If I’ve learned one key to loving relationships over the last forty plus years, it’s definitely this –
You can’t be right and be in the love at the same time.
It’s simply not possible. Why? Let me explain with a little scenario between a parent and teenage child:
Parent: You’re not going out of this house in that skirt, young lady.
Teenager: Why? What’s wrong with it?
Parent: It’s too short and you look like a hussy.
Teenager: What are you talking about? I love this skirt and it’s totally the style right now.
Parent: Forget it. I’m in charge around here, and you’re not going out like that.
Teenager: I hate you. I wish you weren’t my parent. You make me want to run away or kill myself.
Does this sound at all familiar to you? Perhaps you once were the teenager in a similar scenario. Or perhaps you were (or are now) this parent. In both cases, what are they arguing about -really? Aren’t they both stuck in their own opinion and trying to be right? Think about it. It’s a tug of war.
In fact, most arguments are about needing to be right and making the other person wrong, and just like in a tug of war, the strongest one wins. How can there be love in a situation like this?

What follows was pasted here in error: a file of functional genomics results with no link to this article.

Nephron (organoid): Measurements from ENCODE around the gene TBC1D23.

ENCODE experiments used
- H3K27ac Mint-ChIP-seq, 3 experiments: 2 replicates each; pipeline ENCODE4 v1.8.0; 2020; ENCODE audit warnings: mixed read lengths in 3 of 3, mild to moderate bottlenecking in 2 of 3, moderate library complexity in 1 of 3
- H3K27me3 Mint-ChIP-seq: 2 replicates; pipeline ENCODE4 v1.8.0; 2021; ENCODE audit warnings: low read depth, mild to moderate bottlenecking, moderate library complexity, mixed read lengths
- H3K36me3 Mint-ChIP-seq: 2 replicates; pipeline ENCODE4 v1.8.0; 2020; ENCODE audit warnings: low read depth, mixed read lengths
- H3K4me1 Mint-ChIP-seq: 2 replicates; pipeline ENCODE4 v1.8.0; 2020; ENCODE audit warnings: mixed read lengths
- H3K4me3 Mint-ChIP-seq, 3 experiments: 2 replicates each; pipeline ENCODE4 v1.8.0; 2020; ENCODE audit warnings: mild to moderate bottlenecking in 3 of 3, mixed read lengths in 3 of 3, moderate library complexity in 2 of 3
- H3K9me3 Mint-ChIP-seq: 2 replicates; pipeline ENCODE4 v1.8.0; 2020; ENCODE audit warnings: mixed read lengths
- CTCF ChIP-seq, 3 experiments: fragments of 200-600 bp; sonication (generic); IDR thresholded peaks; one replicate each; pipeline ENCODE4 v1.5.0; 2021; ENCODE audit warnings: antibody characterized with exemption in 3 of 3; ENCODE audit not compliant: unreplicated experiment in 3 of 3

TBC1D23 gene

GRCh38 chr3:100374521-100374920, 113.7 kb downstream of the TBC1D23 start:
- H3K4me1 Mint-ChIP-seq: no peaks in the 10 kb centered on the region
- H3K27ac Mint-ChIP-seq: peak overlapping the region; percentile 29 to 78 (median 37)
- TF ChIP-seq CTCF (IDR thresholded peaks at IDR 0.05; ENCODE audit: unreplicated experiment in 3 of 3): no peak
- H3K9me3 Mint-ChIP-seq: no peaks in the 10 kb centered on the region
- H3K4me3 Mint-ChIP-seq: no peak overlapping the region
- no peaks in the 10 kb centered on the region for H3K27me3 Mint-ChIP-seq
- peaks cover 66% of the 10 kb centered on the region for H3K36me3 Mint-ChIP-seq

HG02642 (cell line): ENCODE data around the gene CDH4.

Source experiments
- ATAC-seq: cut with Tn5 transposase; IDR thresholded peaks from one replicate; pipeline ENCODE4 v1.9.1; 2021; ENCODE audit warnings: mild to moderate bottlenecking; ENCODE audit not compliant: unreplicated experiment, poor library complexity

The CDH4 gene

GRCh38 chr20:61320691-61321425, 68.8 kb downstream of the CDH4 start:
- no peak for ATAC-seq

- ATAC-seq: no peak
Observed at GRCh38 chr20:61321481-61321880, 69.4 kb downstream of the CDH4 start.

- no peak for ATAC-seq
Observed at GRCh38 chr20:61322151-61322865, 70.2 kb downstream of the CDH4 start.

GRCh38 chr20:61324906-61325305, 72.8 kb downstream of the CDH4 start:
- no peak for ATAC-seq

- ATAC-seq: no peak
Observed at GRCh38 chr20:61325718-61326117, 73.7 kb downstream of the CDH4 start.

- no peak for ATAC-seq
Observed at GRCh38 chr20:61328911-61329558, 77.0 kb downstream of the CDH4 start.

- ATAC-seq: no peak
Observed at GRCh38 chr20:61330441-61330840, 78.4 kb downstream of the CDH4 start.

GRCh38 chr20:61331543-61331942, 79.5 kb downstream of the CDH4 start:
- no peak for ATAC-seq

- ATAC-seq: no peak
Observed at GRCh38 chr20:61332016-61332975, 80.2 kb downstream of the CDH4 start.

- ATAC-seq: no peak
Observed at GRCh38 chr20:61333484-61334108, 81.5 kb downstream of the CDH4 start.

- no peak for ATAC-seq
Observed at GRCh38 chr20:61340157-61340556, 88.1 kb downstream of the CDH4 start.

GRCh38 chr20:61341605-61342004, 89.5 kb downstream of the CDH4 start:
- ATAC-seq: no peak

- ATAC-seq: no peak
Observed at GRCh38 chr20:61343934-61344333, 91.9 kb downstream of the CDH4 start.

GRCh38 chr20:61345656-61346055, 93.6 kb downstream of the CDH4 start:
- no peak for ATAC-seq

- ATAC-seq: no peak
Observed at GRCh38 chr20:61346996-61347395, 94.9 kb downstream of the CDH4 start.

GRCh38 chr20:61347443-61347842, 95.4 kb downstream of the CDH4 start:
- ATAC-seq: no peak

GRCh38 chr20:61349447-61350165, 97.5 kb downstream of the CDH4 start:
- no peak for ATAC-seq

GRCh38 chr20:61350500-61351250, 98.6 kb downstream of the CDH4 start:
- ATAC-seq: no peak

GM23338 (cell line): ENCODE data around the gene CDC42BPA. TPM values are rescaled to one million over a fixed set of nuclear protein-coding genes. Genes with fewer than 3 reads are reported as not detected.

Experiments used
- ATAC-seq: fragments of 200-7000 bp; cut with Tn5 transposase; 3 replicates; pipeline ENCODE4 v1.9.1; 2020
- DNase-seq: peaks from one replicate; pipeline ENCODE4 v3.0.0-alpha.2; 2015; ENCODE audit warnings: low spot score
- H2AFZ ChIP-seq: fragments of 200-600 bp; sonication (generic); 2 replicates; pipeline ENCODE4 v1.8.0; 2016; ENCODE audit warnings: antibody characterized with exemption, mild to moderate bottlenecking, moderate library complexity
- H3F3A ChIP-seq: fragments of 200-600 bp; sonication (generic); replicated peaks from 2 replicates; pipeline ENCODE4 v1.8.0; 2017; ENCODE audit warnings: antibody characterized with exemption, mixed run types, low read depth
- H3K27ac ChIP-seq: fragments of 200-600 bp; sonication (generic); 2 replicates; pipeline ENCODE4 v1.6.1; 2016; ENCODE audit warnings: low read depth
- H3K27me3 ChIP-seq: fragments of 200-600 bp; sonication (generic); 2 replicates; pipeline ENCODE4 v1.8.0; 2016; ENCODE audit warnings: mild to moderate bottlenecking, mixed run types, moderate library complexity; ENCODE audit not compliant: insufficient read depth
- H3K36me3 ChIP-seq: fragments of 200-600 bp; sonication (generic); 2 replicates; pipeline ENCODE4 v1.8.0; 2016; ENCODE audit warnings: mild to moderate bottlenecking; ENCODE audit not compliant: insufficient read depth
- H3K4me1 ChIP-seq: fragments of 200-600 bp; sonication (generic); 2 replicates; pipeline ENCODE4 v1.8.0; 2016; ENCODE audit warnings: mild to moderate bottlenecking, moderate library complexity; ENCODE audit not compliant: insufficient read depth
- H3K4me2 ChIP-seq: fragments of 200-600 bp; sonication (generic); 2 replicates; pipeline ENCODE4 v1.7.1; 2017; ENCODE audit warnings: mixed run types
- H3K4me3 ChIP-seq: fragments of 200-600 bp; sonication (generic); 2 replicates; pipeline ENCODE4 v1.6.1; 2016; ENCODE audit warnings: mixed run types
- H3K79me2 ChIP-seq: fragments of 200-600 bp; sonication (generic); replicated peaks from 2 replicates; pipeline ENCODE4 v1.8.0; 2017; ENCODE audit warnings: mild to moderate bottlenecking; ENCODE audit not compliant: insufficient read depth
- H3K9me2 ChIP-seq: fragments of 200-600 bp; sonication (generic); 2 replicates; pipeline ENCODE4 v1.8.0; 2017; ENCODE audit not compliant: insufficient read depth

You could say that the parent is holding his/her ground because he loves the child and wants to protect her from those who would take advantage of her because of the way she is dressed. Yes, it’s fair to imagine he is coming from love. However, does the child FEEL loved in this case? At this time, probably not.
There is another way to get through this type of conversation – a way that doesn’t cut into the love. It has to do with learning to listen deeply (with love in mind) and speaking from the heart.
Join Nura Laird in the upcoming telecourse, Freedom to Love – Family Edition. Click here to learn more.